Copenhagen is full of bright colours
COPENHAGEN is both historic and modern, traditional and innovative. It is a great destination for a city holiday and many important sights here are within walking distance. The museums, colourful houses, lively city streets, fairy-tale parks, trendy design meccas and first-class cuisine are inviting reasons to visit the city.
The Danish capital, which was founded on water and is laced with picturesque canals, will not leave you feeling indifferent. Historic attractions include the Little Mermaid, the royal palace of Amalienborg, Rosenborg Castle with its beautiful view, and the Kronborg Castle, which is known as the setting for the William Shakespeare's play “Hamlet”. Art lovers can see works by Rembrandt, Picasso or Matisse in the National Gallery. In the Nyhavn harbour area, colourful Danish-style houses rise along the canal. Christiania and the Nørrebro districts bring out the bohemian and multicultural sides of Copenhagen.
Despite its long history and tradition, Copenhagen is young and vibrant. While during the daytime you can explore the clever designs in the city's shops and galleries, during the night you can party in the modern pubs and clubs. For music enthusiasts, it is recommended to visit the Copenhagen Jazz Festival, which will take place from 6th to 15th July this year.
THIS IS NOT A FAIRY TALE – THIS IS REALITY
Copenhagen is one of the few capitals where there are plenty of activities for families with children. Tivoli, which is the oldest amusement park in Europe, opened in 1834 and offers excitement for a preschooler, a moody teenager, and an adren - aline-seeking adult. Tivoli is so full of fantasy, that in its time it was the source of inspiration for world-famous writer Hans Christian Andersen's fairy tale "The Nightingale". Next to the world's oldest wooden roller coaster, carousels, and other attractions, you will find stylishly decorated cafes and restaurants in the wonderful park. The park is most beautiful in the evening when the fountains and green park trails glow in the colourful lights. The entrance fee for the amusement park starts at 120 DDK, or approximately 16 EUR, for visitors of 8 years and older.
The Danish national aquarium, Den Blå Planet, will wake up your imagination with its vast underwater world. Engineers have designed the viewing passages so that everyone there feels like they are walking among sharks, rays and other marine life. Den Blå Planet, the largest aquarium in the Nordics, is in the immediate vicinity of Copenhagen Airport. You can also explore the exotic animal kingdom in the city centre at Copenhagen Zoo, where the lions, tigers and polar bears are the most interesting animals for children. The tickets for both attractions are about 180 DDK for adults and 100 DDK for children.
Every parent's dream is the modern worldclass science centre Experimentarium. Interactive displays and science exhibitions give the impression of a large exploratory playground. Happy and brighteyed children run from one exhibition to another, study the soap bubbles, learn how hearing, vision, smell and taste work, and practice steering a ship or playing a laser harp. The ticket for the centre, located in the suburb of Copenhagen Hellerup, costs 195 DDK for adults and children of 12 years and older, and 115 DDK for younger children.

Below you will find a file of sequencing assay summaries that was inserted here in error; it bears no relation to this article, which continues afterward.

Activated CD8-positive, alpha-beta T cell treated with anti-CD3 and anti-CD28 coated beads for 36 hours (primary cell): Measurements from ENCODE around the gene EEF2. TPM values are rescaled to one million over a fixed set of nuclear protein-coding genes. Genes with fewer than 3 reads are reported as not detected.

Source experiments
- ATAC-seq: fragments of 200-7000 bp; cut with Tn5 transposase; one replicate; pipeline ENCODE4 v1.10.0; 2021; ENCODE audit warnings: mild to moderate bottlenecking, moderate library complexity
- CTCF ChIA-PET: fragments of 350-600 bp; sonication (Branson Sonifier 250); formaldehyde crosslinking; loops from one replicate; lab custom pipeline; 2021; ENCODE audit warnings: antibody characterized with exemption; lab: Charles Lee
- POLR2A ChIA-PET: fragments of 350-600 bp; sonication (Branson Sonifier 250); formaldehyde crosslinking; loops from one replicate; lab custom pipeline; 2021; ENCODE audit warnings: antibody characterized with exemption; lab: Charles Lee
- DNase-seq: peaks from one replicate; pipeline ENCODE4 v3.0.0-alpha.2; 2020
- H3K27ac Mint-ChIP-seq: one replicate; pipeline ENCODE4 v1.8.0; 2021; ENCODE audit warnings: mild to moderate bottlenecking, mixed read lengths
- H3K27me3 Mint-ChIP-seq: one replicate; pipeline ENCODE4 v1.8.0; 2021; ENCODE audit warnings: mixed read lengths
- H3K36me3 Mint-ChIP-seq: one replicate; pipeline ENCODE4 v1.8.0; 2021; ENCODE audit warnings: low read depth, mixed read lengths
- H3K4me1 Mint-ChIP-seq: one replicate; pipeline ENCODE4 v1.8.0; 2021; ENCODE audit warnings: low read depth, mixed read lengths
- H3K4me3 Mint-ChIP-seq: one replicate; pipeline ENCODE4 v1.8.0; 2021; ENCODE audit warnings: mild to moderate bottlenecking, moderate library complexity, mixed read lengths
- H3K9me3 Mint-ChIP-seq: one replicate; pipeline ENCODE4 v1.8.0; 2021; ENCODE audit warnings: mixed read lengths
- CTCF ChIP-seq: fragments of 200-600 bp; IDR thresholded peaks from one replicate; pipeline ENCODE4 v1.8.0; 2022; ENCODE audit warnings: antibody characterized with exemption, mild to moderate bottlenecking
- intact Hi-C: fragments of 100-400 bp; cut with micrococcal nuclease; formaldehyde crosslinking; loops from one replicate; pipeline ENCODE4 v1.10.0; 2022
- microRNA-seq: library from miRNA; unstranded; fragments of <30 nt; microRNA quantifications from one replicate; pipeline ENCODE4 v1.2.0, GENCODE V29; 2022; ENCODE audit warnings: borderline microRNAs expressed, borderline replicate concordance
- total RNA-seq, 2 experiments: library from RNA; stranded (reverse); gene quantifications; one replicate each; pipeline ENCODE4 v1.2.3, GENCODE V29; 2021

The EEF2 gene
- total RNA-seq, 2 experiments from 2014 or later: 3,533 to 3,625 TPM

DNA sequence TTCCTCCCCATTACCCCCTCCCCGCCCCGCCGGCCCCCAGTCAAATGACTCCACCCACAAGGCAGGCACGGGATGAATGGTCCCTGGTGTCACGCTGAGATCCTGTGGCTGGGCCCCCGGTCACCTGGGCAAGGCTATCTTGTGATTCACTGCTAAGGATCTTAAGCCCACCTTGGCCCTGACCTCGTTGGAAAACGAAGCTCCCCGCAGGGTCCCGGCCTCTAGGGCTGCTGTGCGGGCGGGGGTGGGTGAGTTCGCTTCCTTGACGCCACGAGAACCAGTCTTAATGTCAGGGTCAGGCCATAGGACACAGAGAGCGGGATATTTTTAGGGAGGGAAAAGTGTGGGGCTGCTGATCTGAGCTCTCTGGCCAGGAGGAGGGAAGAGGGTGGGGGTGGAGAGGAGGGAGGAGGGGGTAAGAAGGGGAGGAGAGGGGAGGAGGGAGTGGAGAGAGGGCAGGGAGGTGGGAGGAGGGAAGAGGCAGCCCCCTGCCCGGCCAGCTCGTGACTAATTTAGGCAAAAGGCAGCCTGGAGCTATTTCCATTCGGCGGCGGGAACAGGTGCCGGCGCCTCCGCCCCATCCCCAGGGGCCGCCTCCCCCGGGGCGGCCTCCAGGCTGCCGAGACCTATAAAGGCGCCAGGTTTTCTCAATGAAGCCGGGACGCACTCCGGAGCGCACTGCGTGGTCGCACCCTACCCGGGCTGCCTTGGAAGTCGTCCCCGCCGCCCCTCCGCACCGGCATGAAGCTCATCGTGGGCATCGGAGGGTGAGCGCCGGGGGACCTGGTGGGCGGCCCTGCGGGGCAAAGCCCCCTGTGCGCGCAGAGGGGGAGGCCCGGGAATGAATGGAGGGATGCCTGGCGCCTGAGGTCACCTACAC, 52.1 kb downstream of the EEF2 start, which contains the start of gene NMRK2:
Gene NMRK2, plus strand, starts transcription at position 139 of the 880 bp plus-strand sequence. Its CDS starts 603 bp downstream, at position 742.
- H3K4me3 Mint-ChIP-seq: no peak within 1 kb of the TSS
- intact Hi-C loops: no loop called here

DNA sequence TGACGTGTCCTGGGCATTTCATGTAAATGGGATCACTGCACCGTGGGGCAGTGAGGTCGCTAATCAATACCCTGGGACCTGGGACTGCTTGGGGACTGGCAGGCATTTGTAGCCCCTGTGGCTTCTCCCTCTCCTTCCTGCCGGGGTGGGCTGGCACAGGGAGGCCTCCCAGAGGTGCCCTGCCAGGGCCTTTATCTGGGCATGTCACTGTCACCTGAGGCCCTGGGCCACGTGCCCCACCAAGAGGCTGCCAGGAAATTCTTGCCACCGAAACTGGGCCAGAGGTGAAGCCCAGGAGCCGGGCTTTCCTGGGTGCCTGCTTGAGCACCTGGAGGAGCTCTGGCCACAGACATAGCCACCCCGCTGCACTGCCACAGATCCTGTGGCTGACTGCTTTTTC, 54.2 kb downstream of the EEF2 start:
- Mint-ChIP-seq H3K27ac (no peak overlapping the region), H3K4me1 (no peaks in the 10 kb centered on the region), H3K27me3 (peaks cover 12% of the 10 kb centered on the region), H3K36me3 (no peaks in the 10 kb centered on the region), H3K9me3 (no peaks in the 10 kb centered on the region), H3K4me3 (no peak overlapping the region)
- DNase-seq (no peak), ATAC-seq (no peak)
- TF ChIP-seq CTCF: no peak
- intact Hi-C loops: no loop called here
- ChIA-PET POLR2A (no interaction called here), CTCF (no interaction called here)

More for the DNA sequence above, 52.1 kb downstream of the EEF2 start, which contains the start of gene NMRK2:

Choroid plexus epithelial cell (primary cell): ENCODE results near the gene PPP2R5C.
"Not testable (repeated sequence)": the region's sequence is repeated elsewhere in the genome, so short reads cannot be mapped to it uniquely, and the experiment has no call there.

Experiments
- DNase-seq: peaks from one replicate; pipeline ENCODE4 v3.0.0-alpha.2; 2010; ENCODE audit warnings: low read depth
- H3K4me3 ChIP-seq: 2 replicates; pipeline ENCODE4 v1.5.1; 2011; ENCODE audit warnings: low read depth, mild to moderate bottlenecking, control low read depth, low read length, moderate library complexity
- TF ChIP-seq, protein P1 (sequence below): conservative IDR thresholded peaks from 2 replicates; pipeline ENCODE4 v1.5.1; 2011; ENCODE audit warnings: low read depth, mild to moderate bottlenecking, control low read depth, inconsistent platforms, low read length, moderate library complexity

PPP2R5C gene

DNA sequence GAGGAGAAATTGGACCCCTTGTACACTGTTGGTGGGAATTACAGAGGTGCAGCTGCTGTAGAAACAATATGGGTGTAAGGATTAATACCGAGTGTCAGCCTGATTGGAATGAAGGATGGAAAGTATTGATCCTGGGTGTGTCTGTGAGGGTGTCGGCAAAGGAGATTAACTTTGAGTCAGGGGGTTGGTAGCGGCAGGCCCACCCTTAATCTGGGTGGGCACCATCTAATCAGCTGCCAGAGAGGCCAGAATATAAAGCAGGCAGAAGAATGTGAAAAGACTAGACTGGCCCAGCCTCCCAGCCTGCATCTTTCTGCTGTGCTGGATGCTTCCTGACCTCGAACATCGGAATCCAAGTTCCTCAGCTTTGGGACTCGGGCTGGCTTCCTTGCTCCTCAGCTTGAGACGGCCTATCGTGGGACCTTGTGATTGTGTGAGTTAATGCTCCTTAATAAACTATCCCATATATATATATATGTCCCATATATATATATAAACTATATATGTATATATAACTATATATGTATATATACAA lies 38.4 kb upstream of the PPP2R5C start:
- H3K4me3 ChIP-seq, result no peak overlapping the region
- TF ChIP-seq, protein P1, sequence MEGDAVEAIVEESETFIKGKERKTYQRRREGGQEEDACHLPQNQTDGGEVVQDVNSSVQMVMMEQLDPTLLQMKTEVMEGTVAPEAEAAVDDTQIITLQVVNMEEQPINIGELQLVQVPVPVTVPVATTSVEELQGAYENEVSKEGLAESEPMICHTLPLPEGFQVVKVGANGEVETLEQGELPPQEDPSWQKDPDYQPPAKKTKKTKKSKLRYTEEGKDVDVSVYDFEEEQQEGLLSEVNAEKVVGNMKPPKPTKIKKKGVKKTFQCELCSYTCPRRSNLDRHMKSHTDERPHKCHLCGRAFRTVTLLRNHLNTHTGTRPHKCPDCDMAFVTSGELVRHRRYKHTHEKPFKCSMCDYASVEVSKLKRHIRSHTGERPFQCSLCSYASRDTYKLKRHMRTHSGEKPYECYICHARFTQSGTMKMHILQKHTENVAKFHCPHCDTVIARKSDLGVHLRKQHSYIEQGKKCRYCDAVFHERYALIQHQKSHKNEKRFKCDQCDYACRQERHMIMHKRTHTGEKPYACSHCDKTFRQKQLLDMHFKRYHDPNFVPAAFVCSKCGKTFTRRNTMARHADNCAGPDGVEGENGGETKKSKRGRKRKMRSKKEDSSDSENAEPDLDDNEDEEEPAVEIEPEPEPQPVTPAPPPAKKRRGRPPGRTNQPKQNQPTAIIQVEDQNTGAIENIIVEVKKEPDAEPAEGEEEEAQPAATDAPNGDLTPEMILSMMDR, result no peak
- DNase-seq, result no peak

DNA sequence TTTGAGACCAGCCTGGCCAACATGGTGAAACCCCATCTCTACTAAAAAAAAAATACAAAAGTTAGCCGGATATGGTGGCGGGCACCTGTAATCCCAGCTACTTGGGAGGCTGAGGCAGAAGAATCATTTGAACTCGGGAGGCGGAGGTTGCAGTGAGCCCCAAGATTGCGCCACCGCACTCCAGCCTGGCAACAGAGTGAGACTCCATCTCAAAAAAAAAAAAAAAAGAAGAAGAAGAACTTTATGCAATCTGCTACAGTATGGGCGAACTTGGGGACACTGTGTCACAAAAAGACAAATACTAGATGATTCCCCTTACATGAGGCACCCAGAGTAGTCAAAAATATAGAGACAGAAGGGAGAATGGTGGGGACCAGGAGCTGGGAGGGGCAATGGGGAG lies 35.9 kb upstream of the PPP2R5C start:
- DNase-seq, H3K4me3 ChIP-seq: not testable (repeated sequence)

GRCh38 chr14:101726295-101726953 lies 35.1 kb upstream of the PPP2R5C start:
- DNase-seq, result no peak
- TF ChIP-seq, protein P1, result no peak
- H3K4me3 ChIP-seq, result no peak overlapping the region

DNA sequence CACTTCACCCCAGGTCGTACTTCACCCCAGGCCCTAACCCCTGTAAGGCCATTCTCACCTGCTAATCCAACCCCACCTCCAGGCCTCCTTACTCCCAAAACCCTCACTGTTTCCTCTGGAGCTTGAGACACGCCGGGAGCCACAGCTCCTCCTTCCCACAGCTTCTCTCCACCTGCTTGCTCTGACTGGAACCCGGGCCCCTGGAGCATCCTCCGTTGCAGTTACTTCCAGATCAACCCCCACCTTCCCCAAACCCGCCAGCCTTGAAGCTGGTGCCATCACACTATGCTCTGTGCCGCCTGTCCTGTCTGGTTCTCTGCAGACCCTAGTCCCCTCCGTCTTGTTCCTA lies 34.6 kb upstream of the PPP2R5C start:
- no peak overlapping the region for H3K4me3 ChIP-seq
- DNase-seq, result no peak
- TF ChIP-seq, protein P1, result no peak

"TAKE A BITE OF THE BREAD!"
Danish food culture has flourished in recent years, and is fast becoming legendary in the world. There are fifteen Michelin-starred restaurants in the city centre. The triple-star Geranium, the double-star AOC, and one-star rated restaurants 108, Kong Hans Kælder, Marchal, Clou and Studio are just a few examples. To enjoy coffee and cake, just take a seat in a cozy cafe like The Living Room, Café Bopa or Granola.
Wienerbrød, or Viennese bread rolls, are perfect for starting your work day on Friday, as well as for pampering yourself on a Sunday morning
A rich selection of bakery products is a part of Danish cuisine. Bread, buns and cakes of different shape, size and texture may even cause some confusion at first. But as the Danes say "Spis brød til!" (“Take a bite of the bread”), meaning take it easy/don't overreact, there is no reason to worry. Even Caroline Boutrup Nielsen describes in the article "The Danes and Their Bread" how bread in Denmark is not just bread. There is a certain type of bread for every event or meal. For centuries, rugbrød, or rye bread, has had an important place in Danish cuisine. It is served with warm supplements on Christmas Eve or as a part of a nutritious smørrebrød for lunch. On special occasions, French bread made of wheat, called franskbrød, is served. The fuldkornsbrød, or whole wheat bread, is a healthier option and has gained popularity in recent years.
The appetising smell coming from the bakeries however, is the smell of freshly baked rolls. Wienerbrød, or Viennese bread rolls, are perfect for starting your work day on Friday, as well as for pampering yourself on a Sunday morning. If you have a sweet tooth then the selection of creamfilled cakes – flødekager – is perfect for you. Tasty cream-filled pastry covered with marzipan, fruit or chocolate, known as kartofelkage, gåsebryst or jordbærkage, are always perfect additions for celebrating a festive event. You really shouldn't bother counting calories in Copenhagen: just enjoy life!
Article was published in Nordica´s in-flight magazine Time Flies (spring-summer 2018).